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Creating a .NET Windows Installer Part 1

In this article, Matthew MacDonald considers how to use VS.NET to build a simple setup program for a .NET desktop application.

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By: Wrox Team
Rating: 4 stars4 stars4 stars4 stars4 stars / 118
March 06, 2003
  1. · Creating a .NET Windows Installer Part 1
  2. · Article
  3. · Introducing the Windows Installer Service
  4. · The Sample Project
  5. · Creating the Windows Installer Project
  6. · The Setup Designers
  7. · Adding Files, Project Outputs, and Shortcuts
  8. · Support Files and Project Outputs
  9. · Shortcuts
  10. · Customizing the User Interface
  11. · Abstract
  12. · Article
  13. · Introducing the Windows Installer Service
  14. · The Sample Project

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Creating a .NET Windows Installer Part 1 - Customizing the User Interface
(Page 10 of 14 )

With the User Interface designer, you can see the windows that the user will see. Windows are listed in the order they will be presented, and sub-grouped by setup stage. You will see two versions of your setup listed, one for the normal user install, and one for the administrative install. You can access the administrative install by using the /a parameter. Usually, the administrative install is used if you need to provide a network setup.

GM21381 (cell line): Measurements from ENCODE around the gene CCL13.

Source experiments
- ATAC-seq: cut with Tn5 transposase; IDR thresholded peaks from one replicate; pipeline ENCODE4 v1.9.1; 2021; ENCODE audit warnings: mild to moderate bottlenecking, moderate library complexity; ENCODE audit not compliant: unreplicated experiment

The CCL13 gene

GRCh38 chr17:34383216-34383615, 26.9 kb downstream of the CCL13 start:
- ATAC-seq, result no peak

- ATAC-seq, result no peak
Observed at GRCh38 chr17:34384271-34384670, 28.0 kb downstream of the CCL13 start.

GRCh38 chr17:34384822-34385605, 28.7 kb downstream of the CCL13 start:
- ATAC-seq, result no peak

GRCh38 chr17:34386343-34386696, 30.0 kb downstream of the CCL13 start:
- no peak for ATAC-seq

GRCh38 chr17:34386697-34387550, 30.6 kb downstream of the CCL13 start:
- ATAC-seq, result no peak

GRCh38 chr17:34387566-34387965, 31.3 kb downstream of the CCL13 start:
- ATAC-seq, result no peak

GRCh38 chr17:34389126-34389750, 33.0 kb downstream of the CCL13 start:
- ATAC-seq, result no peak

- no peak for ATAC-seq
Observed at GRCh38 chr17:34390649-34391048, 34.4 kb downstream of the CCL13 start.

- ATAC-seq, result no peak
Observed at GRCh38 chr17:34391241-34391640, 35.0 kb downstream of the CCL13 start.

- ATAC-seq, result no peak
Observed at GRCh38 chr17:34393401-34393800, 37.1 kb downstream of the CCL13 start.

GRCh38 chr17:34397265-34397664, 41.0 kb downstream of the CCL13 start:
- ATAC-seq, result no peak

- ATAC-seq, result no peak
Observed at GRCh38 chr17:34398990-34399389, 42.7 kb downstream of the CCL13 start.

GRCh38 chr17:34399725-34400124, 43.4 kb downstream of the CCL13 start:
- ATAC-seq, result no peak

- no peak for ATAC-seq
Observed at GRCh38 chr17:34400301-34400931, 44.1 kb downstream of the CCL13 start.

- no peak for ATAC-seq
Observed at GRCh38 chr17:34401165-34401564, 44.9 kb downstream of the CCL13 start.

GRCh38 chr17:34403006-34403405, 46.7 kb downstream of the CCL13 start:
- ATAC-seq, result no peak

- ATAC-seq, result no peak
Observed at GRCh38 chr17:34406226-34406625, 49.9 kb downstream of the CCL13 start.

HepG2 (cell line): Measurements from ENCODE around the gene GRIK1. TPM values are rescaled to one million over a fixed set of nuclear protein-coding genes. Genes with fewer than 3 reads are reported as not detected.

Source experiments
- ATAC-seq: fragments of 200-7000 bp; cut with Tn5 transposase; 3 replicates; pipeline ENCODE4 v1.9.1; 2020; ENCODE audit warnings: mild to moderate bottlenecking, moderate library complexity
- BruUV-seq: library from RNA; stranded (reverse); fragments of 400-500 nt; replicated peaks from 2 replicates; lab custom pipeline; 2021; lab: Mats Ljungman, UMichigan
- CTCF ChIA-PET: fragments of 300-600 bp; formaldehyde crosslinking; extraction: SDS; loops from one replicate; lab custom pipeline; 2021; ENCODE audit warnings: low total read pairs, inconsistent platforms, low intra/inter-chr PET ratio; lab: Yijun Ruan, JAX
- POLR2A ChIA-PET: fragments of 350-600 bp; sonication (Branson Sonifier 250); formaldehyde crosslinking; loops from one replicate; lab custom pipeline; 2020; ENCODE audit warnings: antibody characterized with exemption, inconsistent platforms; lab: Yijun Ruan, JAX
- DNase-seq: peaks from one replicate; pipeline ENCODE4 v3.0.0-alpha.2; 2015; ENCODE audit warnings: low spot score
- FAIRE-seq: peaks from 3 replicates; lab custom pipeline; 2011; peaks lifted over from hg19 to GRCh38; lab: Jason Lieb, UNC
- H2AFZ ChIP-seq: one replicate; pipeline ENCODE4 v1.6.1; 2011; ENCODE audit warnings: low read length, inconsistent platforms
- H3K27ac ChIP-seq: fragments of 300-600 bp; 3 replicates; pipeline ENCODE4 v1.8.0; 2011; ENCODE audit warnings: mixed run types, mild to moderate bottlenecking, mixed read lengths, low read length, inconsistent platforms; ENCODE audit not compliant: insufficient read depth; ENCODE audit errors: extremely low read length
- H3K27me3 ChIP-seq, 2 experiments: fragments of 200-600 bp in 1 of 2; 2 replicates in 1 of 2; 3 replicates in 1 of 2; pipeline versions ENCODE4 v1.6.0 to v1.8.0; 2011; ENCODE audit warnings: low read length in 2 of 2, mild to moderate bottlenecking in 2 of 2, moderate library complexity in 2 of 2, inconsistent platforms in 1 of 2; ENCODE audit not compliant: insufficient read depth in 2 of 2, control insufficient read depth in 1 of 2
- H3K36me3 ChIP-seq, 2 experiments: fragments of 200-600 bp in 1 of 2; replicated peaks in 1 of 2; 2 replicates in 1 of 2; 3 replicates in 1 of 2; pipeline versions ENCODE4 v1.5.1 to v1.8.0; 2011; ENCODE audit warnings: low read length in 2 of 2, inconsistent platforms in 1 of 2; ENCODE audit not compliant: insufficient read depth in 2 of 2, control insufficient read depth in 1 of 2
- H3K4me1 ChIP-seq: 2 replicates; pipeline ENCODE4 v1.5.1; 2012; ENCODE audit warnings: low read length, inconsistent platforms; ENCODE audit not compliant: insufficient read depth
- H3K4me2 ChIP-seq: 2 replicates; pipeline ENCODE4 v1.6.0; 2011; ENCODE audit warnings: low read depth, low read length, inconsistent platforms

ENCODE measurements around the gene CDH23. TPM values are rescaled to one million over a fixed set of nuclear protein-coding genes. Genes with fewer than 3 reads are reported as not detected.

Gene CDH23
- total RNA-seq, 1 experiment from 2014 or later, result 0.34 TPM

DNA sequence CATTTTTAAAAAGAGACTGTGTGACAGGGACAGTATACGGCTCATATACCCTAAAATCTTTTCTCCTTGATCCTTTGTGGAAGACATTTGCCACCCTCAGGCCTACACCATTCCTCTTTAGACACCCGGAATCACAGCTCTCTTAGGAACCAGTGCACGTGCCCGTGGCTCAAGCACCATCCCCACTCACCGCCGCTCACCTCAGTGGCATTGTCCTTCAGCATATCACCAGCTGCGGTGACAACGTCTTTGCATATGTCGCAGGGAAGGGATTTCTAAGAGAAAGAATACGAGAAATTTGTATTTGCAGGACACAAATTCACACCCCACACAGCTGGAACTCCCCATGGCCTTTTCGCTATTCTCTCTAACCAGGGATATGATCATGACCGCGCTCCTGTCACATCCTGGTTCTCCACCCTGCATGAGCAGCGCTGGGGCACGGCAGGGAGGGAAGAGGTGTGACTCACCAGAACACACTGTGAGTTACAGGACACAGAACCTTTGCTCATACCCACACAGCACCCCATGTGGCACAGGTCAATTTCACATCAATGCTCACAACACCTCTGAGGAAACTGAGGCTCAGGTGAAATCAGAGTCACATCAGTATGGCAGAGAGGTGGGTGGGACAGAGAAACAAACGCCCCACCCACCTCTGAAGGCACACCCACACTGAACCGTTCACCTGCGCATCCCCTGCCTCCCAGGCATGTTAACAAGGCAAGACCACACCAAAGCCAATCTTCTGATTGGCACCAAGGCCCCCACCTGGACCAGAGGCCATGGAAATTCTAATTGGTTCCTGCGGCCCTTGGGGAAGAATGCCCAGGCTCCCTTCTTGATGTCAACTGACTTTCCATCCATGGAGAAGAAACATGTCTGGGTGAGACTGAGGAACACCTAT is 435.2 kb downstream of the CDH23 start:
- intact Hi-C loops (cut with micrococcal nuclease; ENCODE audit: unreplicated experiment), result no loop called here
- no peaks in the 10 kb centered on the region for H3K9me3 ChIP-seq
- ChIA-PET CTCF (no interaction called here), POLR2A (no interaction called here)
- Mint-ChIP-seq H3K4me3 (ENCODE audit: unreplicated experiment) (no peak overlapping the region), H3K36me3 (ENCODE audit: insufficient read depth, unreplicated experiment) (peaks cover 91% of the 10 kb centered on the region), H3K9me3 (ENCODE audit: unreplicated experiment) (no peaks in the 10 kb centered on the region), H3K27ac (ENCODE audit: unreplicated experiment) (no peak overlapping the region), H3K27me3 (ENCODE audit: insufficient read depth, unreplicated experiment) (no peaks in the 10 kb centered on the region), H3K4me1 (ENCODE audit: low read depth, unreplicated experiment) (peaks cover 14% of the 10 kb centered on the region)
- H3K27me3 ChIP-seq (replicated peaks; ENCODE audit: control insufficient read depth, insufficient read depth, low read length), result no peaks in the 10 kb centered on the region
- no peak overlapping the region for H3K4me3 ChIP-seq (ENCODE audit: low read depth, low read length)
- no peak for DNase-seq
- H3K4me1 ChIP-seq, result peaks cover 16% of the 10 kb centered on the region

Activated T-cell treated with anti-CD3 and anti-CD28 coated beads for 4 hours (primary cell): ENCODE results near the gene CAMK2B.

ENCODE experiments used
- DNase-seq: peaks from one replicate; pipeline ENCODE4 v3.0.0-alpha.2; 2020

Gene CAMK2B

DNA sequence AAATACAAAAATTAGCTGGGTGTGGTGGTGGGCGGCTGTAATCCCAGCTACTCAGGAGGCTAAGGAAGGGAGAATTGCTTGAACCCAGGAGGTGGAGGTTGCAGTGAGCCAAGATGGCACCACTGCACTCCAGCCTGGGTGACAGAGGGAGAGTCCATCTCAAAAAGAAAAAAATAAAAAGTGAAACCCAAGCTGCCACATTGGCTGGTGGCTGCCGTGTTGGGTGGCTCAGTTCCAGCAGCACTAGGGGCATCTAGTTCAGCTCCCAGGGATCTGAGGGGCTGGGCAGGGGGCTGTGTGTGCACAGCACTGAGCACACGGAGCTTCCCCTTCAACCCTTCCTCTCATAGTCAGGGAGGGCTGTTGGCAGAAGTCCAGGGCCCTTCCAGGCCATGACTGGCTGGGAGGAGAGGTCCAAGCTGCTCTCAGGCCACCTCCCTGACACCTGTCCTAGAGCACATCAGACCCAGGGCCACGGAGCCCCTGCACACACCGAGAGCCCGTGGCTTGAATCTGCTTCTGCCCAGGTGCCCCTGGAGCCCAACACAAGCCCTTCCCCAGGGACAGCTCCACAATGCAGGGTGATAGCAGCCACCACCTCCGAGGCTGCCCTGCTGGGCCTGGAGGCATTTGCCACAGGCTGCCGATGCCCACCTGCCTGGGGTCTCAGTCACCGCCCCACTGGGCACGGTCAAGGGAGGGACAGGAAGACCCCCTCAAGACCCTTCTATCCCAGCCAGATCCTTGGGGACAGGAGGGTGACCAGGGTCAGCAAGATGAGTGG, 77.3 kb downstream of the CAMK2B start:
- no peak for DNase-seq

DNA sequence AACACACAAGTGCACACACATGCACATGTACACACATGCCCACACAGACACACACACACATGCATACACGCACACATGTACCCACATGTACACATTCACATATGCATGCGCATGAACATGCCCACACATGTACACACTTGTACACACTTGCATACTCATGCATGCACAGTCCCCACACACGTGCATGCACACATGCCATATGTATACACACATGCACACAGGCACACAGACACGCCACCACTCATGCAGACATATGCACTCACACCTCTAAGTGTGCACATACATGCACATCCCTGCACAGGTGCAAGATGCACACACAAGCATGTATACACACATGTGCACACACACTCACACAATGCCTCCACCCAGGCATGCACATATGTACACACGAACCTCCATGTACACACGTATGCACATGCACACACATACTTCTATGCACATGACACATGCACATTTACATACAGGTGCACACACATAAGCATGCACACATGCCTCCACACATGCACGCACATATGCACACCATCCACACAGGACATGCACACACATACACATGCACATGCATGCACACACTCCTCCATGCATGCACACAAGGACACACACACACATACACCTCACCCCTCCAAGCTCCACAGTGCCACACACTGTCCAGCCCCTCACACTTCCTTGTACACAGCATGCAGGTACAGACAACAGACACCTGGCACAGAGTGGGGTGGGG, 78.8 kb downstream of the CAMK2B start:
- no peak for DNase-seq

To actually see what a window looks like, you need to actually run the setup, or refer to the MSDN help, which describes the properties and shows the appearance for each one. You cannot debug a setup project like you would a traditional application.

You can customize the user interface of your setup program in a number of ways:

  • Modify the options for a window. Each window provides a different set of options. To see what options are available, select the window, and examine the Properties Window.
  • Rearrange the order of windows by right-clicking on one and choosing Move Up or Move Down.
  • Remove a window from the setup by right-clicking on it and selecting Delete.
  • Add a new window pre-defined to the setup by right-clicking on a setup state and selecting Add Dialog.

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